Regenerative Agriculture technique proves productive in dryland area
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01 أيلول/سبتمبر 2021
Author :   Isaiah Esipisu
Justus Kimeu : >> Image Credits by:Isaiah Esipisu

MAKUENI, Kenya (PAMACC News) - Justus Kimeu, a resident of Kithiani village in the heart of Makueni County has demonstrated to his villagers that by using innovative agronomy practices, the little rainfall in the semi arid county can be sufficient to produce sufficient yields of maize and other crops.

Kimeu is one of the farmers who have embraced the Regenerative Agriculture (RA) technique, which is being piloted in the county by AGRA, the Cereal Growers Association (CGA) among other partners.

RA is a dynamic and holistic way of farming that involves all the principals of permaculture and organic farming techniques, such as minimum tillage, use of cover crops, crop rotation, terracing to reduce soil erosion, heavy mulching to keep the soils moist, use of basins to preserve water and use of compost manure to give the topsoil a texture of virgin fertile arable land.

According to Dr Agnes Kalibata – AGRA President, putting nature at the heart of agriculture and land management can unlock huge benefits for people, health and the environment.

“Productive and regenerative agricultural systems that combine local, indigenous and traditional knowledge and techniques such as crop rotation and tree planting with advanced farming technologies like drip irrigation and seed selection can increase yields, reduce input requirements, boost transparency, and improve the incomes and livelihoods of smallholder farmers,” said the AGRA President.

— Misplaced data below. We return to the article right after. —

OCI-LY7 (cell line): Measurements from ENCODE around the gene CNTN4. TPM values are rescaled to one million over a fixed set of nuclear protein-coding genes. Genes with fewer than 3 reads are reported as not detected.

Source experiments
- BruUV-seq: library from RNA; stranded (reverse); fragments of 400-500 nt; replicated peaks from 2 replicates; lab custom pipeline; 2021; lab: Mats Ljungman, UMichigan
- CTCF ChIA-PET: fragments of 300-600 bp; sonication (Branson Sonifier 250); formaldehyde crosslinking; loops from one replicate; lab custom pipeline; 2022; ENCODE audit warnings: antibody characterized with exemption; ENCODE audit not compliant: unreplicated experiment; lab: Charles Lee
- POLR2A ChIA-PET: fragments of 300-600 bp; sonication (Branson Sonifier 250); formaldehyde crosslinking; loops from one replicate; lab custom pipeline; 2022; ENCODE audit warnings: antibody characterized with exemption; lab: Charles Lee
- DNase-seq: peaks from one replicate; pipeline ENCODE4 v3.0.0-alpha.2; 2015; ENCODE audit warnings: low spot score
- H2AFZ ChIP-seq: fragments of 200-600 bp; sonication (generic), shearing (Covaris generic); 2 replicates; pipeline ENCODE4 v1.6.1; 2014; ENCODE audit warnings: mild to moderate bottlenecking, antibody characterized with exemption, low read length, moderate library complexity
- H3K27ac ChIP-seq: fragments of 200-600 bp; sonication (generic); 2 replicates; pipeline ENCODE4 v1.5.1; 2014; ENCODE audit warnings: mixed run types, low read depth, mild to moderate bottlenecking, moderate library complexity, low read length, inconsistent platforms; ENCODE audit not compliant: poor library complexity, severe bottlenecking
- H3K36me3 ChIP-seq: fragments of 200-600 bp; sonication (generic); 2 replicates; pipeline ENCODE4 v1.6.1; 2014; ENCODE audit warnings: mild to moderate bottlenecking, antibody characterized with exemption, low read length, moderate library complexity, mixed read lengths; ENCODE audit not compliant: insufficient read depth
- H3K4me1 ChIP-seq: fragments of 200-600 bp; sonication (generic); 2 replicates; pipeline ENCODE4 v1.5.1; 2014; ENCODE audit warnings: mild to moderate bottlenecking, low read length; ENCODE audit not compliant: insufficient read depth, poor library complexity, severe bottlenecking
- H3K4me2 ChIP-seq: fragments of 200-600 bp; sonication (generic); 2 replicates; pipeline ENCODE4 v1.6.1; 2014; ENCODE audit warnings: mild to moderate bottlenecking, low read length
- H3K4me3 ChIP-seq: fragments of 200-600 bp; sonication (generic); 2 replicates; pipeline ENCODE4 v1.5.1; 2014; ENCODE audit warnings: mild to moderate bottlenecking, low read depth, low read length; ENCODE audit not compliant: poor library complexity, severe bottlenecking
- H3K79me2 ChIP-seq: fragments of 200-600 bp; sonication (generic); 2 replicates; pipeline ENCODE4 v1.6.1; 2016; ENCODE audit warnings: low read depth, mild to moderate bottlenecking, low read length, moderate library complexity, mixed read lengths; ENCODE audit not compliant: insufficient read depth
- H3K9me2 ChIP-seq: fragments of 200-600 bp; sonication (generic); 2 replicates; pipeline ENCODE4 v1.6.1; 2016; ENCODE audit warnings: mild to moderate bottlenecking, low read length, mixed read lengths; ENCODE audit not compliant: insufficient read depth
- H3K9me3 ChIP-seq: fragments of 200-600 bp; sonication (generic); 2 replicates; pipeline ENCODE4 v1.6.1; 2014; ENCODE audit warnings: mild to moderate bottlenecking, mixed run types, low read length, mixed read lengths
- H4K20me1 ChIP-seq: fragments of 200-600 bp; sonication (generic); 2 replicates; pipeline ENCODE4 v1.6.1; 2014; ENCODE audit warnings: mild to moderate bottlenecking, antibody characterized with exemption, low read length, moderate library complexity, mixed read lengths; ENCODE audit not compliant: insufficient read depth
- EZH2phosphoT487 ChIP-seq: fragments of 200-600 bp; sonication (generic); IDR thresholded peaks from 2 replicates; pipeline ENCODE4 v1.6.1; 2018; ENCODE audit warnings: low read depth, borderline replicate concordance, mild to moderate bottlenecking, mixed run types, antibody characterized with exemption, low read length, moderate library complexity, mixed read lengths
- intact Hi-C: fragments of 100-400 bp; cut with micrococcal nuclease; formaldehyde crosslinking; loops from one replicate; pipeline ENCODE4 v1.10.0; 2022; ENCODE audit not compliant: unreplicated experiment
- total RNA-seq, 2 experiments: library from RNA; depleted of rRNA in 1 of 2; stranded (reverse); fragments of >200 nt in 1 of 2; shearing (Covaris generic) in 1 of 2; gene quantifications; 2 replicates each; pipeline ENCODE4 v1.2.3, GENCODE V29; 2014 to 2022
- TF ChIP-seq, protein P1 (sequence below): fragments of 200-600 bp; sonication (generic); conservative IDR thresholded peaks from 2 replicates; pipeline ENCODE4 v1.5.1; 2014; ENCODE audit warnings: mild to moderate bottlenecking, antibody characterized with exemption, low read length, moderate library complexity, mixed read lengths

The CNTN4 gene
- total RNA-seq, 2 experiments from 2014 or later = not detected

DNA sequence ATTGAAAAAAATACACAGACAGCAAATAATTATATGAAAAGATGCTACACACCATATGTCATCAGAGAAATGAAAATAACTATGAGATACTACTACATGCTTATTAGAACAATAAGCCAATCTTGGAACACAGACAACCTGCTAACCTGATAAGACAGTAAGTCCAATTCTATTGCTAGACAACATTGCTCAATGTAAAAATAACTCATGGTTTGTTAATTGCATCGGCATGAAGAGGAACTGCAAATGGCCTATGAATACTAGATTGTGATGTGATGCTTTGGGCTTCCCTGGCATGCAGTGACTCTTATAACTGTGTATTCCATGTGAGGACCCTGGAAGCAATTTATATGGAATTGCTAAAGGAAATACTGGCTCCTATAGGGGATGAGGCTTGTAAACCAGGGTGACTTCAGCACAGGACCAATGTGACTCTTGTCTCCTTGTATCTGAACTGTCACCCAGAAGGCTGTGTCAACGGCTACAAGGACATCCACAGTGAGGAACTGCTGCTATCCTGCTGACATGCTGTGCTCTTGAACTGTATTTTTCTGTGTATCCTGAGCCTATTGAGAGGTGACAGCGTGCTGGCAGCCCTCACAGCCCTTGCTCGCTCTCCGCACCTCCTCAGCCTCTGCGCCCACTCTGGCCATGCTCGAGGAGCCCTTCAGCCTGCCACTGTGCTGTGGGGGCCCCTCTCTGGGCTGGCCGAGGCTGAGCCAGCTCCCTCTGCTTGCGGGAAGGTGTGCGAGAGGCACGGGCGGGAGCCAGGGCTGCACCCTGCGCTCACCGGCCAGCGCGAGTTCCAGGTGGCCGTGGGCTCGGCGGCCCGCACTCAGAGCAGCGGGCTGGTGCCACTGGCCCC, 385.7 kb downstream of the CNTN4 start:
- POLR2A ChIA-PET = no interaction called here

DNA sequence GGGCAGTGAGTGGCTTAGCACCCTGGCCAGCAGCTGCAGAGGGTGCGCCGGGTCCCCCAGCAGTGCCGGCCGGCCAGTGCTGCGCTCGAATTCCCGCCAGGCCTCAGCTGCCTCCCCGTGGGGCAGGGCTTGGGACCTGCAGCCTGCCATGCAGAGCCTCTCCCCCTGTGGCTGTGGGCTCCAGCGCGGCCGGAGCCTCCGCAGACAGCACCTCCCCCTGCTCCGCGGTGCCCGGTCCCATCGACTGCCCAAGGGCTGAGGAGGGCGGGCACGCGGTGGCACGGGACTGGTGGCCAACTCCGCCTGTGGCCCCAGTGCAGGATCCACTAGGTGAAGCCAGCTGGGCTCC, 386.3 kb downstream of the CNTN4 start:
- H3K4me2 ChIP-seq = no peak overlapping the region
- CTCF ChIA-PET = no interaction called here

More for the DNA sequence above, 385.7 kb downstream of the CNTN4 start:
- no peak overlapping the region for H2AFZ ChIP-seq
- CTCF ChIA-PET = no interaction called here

“The RA system is actually returning the topsoil back to its original form,” said Michael Mutua, an Associate Program Officer in charge of Regenerative Agriculture at AGRA.

With a dismal rainfall of 250mm to 400mm per annum, Kimeu’s one and a half acre piece of land stands out in the entire village. The deep green maize crop with two to three cobs per stem is a rare spectacle in this rainfall scarce. Under normal circumstances, such a crop can only be found in Western Kenya and the Rift Valley regions which receive more than 1250mm per annum.

“When I decided to implement this technique, my farm was bare without much vegetation. So I started by making terraces and after it rained, different weeds sprouted. Together with my family members we uprooted all the weeds and left them on the farm to dry and decompose before making small basins in which we were going to plant the crop,” explained the farmer.

The basins were then filled with organic manure and some topsoil. And when it rained for the second time, hybrid and drought tolerant maize variety seeds were planted inside the moist basins, and any weed that sprouted was manually uprooted and left to rot on the farm.

“We try as much as possible to avoid tillage or any form of disturbing the soil for it to regenerate naturally to its original form,” he said noting that he also avoided use of convectional fertilizers on the farm.

According to AGRA’s Mutua, basins filled with manure can conserve soil moisture for a very long time. As well, compost manure releases soil nutrients slowly, thus keeps the soil fertile for a few seasons unlike the convectional fertilizers which must be used in every planting season.

RA farming system is currently being piloted among smallholder farmers in Makueni and Embu Counties before it is rolled out to other parts of the country and even beyond Kenya.

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